Construction waste at airports can be common; with UK travel growing each year and airports having to expand to cope, it’s something an airport would need to consider.

Construction waste encompasses materials discarded during airport facilities’ construction, renovation, or demolition, including concrete, metals, wood, and asphalt. It also includes materials from the maintenance of airport infrastructure.

An example is the removal and replacement of old asphalt from runways, resulting in large quantities of asphalt waste. Proper management is crucial to recycle and dispose of these materials responsibly, minimising environmental impact.

<h3>Confiscated waste</h3>

Confiscated waste

Airports face a unique waste challenge with confiscated items at security, including oversized liquids, aerosols, sharp objects, and banned electronics.

These frequently confiscated items, as well as the vast confiscation of water bottles, become waste that requires careful management.

Balancing safety and sustainability, airports must efficiently dispose of these goods while prioritising recycling and repurposing efforts. This approach not only addresses security needs but also fosters environmental responsibility.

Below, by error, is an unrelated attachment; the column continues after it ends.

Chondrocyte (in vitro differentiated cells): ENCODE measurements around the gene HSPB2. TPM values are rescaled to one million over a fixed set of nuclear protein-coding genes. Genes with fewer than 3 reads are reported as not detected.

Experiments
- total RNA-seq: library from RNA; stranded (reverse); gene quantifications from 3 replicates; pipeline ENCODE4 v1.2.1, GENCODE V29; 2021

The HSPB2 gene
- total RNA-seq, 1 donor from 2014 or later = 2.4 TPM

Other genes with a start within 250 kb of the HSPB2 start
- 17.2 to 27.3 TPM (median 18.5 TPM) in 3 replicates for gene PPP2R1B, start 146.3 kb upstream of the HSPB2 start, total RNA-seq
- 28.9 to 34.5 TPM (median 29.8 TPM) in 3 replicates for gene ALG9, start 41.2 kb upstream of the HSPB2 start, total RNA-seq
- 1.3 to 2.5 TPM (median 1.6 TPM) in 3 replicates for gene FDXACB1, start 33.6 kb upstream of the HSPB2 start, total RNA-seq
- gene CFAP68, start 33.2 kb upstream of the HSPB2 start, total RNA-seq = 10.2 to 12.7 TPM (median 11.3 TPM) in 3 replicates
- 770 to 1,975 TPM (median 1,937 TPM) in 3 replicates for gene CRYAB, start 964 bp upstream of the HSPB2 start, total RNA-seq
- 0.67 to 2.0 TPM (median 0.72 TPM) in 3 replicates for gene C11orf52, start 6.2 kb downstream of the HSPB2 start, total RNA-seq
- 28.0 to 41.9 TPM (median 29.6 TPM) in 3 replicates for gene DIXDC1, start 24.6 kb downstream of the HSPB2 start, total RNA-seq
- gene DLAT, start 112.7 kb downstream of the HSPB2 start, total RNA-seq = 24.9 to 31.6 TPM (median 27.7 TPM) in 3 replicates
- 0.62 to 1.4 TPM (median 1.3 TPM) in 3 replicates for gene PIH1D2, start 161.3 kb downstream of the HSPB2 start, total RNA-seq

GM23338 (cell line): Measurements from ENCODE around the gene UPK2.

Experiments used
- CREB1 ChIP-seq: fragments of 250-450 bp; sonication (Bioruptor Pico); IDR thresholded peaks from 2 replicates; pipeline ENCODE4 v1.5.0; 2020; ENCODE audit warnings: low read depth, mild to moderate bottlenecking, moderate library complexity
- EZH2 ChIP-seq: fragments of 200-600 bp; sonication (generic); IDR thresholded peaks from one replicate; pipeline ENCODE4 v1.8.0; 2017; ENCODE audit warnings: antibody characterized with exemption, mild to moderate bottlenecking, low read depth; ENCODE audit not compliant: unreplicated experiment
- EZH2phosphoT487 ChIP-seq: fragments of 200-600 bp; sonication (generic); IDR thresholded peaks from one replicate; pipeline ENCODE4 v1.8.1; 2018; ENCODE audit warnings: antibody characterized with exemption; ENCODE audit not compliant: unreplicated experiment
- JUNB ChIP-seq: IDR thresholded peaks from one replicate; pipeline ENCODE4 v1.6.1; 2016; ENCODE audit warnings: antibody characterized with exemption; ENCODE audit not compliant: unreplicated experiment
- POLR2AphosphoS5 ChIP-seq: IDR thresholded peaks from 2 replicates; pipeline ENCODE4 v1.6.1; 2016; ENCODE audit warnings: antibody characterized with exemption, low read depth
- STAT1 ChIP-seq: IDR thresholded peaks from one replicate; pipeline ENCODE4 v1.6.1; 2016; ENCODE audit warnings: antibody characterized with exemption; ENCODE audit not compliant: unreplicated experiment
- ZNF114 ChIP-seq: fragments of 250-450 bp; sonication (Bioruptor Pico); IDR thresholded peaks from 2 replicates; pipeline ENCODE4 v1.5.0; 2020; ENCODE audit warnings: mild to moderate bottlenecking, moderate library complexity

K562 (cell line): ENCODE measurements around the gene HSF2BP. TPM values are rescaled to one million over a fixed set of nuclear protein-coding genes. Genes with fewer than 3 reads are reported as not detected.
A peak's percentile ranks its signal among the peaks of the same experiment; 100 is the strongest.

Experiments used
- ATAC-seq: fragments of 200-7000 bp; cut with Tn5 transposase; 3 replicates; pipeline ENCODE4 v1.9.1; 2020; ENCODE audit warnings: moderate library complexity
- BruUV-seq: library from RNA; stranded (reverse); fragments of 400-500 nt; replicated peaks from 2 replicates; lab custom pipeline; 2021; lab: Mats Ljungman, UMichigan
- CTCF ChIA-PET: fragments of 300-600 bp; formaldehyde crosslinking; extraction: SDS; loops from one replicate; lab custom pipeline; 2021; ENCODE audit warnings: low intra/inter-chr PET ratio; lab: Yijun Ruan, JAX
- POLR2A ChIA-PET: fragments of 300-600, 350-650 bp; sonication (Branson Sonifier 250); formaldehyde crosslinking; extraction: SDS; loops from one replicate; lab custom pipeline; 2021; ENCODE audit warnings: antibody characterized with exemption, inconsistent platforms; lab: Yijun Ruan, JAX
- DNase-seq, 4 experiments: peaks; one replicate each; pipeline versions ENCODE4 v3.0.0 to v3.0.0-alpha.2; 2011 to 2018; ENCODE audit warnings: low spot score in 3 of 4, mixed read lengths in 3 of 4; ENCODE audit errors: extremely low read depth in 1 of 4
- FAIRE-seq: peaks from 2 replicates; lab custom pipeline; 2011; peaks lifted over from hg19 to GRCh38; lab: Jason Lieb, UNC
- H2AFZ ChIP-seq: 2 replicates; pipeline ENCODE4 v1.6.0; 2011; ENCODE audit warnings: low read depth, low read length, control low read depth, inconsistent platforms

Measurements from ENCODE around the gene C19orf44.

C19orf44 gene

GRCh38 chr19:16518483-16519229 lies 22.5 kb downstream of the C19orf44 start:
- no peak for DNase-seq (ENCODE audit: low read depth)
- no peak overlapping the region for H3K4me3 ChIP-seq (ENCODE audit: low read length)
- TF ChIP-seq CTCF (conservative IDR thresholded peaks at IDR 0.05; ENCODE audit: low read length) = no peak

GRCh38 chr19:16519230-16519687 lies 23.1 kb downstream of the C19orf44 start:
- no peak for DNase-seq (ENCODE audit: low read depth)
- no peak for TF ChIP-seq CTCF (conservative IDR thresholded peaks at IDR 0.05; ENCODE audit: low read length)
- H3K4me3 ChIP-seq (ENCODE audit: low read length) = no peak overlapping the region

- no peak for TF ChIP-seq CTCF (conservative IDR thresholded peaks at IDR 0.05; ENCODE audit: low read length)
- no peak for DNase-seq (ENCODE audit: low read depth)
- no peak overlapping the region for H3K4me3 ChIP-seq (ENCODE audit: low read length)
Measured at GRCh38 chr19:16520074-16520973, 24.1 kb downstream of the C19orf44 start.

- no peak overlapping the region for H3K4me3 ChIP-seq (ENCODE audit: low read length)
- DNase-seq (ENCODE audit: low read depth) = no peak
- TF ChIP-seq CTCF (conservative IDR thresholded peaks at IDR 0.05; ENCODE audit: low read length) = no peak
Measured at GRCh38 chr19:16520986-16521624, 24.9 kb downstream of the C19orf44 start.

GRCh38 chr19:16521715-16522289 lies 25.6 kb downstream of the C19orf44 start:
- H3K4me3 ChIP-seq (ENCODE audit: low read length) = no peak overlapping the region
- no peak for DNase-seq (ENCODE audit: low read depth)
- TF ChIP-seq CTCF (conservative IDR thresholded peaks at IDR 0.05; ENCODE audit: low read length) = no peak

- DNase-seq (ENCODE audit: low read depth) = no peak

<h3>Food waste</h3>

Food waste

Food waste at airports can be vast, with passengers rushing to catch their flights and leaving uneaten meals, snacks, beverages and unsold items from airport vendors.

Managing commercial food waste efficiently involves implementing recycling programs, donating edible food to local charities, and possibly using organic waste for composting to reduce environmental impact and support community initiatives.

This waste type is significant due to the high volume of travellers and airport operations.

<h3>Electronics waste</h3>

Electronics waste

Electronic waste (e-waste) at airports can include confiscated e-cigarettes and forgotten electronic devices. Such as smartphones, laptops, and tablets, lost headphones and chargers, wearables left at security, such as smartwatches, and airport use electronic equipment that may have been upgraded.

Proper disposal and e-waste recycling are crucial to prevent harmful chemicals from polluting the environment and recovering valuable materials.

E-waste recycling programs at airports help manage this waste stream effectively, ensuring electronics are either refurbished, recycled, or disposed of responsibly.

<h3>Plastic waste</h3>

Plastic waste

Plastic waste at airports includes single-use plastic items such as bottles, cups, straws, food packaging, and plastic bags, including plastic-based products used in airport facilities like seating, signage, and retail items.